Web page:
In John Tyler’s book “Transparency in Philanthropy,” the author discusses the idea of allowing the government to demand transparency among charities and other philanthropic organizations, and whether or not it would be beneficial to the charities and the people who support them. Tyler draws the seemingly paradoxical conclusion that “transparency is complicated” in his book, because even though transparency in charities can help make business processes simpler by removing secrets, it can also prove to be a challenge, especially if it is mandated and not voluntary.
Many organizations choose to be transparent in their work, and some philanthropic groups will readily supply all the numbers about how much they donated, received, paid in salaries, etc. This is a good thing because it 1) ensures that there are no secrets being kept behind closed doors about the donations, and 2) encourages trust. If people know where their money is going when they donate to a charity, they may be more likely to give and give more often. Tyler also mentions that foundations with stakeholders are legally obligated to share their information with them, but there is a difference between legal and social transparency.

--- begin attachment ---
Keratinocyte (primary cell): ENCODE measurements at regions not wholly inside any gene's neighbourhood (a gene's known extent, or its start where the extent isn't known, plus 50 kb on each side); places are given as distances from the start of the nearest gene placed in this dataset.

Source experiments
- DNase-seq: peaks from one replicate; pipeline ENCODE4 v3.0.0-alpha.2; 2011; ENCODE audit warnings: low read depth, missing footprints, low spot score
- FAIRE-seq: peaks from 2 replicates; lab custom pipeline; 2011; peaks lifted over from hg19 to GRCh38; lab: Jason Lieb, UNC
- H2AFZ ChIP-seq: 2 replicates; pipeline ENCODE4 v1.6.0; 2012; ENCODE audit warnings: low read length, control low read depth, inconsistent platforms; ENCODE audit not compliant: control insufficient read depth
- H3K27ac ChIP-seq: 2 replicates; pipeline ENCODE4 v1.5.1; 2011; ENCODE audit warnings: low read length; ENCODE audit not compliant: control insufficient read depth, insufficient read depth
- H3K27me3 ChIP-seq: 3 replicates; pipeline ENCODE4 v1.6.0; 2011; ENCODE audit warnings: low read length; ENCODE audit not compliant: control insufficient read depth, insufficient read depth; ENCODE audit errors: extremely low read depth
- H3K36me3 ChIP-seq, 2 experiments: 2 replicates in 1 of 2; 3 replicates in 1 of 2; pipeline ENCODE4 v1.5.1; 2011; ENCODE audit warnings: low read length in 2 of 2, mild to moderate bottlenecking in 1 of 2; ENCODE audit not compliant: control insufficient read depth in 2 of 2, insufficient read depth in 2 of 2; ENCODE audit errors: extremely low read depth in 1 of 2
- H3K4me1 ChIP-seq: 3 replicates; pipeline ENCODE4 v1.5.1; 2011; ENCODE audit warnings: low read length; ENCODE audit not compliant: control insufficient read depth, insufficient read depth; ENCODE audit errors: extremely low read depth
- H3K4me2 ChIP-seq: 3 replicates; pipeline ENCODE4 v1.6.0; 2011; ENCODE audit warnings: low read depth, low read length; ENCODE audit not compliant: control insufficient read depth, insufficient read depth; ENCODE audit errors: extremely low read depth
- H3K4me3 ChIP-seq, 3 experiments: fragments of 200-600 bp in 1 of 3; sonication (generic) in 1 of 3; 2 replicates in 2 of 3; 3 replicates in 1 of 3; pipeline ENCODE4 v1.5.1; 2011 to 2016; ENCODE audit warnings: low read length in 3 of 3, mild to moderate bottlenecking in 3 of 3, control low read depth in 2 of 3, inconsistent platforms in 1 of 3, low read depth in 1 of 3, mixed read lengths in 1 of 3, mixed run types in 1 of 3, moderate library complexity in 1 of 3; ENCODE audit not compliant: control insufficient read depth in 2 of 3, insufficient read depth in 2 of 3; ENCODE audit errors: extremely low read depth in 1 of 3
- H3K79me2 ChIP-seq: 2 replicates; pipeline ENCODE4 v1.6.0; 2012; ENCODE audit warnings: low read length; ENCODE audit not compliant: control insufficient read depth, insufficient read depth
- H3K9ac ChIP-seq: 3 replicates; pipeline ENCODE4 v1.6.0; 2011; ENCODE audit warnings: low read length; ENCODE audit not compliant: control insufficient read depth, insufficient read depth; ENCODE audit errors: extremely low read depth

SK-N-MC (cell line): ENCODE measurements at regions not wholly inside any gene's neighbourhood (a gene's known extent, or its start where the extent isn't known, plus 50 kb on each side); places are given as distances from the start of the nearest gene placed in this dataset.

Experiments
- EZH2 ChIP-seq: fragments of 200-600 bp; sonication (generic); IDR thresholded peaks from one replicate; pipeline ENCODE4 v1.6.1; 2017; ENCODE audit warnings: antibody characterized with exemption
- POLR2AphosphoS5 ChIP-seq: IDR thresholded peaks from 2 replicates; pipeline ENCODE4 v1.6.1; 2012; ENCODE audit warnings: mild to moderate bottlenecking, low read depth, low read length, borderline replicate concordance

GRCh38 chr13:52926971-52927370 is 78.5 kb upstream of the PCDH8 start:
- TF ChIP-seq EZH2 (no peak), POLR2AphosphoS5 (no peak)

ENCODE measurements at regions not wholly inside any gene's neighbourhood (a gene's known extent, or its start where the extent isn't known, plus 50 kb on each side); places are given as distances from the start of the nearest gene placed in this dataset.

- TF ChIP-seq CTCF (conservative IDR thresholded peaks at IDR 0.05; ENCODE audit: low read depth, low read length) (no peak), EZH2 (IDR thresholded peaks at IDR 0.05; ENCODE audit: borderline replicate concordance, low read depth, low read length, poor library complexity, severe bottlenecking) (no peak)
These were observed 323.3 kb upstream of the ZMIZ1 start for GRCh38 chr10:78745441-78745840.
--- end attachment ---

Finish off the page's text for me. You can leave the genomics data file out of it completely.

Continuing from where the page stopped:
There is a down-side to demanding transparency in the philanthropic sector, though. If the government demands a charity to be transparent, that means people can easily research to find these companies’ tax returns. While this may not seem like much of a problem, “in countries with weak rule of law, such information could be used to harass and pressure donors.” Then, because of these pressures, people are frightened away and donations dramatically decrease, which hurts everyone.
Philanthropic foundations are necessary to organize donations and charity around the world, and sometimes transparency is a good thing, especially when it’s voluntary. But at other times, it can lead to results that don’t help anyone.
– Katie Brockman